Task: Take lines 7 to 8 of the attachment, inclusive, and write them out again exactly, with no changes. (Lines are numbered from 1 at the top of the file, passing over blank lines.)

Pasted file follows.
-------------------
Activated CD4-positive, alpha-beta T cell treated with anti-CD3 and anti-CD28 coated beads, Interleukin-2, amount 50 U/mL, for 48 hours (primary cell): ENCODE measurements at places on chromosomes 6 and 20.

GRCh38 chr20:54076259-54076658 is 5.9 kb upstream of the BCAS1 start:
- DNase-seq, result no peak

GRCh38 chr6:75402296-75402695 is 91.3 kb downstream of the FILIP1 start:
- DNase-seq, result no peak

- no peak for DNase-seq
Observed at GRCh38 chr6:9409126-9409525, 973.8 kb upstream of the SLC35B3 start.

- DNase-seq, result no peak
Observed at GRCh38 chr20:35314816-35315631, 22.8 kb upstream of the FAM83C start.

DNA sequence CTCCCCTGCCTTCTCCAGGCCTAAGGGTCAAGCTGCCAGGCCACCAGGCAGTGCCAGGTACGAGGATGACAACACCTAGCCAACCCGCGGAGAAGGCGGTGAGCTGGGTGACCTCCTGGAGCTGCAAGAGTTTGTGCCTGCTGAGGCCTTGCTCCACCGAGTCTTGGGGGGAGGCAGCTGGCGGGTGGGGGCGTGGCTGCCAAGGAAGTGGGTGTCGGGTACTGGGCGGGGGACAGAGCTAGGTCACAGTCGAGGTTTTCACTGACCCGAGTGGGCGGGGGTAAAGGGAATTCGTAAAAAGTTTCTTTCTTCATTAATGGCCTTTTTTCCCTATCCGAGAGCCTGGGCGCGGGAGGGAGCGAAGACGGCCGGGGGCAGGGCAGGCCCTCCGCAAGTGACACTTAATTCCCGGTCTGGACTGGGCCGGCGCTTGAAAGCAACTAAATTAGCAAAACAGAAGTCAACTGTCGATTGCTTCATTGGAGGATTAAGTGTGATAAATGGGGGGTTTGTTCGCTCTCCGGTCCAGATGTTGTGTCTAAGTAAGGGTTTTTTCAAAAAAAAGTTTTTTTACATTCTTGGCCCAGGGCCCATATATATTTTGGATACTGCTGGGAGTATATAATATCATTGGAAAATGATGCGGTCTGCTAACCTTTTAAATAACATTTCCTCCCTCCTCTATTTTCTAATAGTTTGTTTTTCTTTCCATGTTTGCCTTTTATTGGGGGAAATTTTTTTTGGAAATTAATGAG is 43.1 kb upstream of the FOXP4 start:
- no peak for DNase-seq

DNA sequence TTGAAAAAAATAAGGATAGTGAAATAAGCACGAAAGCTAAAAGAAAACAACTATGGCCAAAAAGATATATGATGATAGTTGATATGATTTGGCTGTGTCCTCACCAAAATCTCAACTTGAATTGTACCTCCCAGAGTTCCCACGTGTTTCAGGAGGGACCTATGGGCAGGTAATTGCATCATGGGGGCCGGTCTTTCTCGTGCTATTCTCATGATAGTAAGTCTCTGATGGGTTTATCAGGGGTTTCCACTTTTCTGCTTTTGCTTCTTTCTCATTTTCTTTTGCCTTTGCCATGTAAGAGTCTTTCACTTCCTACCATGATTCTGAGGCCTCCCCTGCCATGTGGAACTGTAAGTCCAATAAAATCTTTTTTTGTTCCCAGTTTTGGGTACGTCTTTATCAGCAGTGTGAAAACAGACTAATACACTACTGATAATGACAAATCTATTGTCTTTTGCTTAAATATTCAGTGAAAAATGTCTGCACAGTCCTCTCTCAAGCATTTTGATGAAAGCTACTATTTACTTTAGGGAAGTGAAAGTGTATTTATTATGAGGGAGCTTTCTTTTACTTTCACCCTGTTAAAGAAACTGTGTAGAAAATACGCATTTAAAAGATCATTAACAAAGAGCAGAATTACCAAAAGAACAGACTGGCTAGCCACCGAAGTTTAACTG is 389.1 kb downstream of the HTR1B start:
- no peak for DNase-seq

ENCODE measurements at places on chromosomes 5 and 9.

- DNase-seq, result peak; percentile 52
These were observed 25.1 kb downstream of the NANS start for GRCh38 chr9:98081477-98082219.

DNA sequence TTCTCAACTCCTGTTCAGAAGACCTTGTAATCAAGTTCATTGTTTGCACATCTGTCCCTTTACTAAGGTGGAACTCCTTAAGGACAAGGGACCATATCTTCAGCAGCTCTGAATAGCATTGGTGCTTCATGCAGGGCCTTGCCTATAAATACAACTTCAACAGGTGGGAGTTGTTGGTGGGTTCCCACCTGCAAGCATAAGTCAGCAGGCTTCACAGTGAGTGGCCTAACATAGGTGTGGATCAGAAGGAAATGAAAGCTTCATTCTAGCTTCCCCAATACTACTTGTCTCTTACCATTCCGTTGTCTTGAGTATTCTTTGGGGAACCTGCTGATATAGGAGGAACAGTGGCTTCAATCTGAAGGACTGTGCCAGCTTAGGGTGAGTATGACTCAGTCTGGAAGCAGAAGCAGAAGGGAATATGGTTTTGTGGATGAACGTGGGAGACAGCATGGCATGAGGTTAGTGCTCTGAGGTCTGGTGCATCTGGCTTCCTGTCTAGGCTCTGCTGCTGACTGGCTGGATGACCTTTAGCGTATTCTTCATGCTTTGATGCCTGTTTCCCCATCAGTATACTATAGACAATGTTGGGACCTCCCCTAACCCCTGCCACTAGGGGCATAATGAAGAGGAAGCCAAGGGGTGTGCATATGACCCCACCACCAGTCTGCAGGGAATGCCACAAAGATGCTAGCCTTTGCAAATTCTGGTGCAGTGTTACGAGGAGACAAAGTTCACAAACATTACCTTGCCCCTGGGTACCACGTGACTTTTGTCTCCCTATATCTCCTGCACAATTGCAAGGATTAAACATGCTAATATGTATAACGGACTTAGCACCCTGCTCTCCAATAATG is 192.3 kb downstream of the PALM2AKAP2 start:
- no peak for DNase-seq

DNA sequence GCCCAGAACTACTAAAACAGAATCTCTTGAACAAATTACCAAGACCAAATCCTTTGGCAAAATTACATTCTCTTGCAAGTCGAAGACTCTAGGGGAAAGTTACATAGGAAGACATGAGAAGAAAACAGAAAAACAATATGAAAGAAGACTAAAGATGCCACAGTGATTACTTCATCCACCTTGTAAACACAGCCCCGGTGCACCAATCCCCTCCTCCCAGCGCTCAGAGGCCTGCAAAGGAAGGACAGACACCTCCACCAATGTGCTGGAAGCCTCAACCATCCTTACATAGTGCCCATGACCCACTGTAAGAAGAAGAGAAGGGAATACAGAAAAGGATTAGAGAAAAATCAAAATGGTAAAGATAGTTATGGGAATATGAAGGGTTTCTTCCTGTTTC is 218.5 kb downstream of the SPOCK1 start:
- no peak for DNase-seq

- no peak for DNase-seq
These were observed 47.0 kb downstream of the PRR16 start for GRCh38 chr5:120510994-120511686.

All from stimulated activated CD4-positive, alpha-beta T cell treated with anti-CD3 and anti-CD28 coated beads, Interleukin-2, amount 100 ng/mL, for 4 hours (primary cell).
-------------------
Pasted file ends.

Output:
Observed at GRCh38 chr6:9409126-9409525, 973.8 kb upstream of the SLC35B3 start.

- DNase-seq, result no peak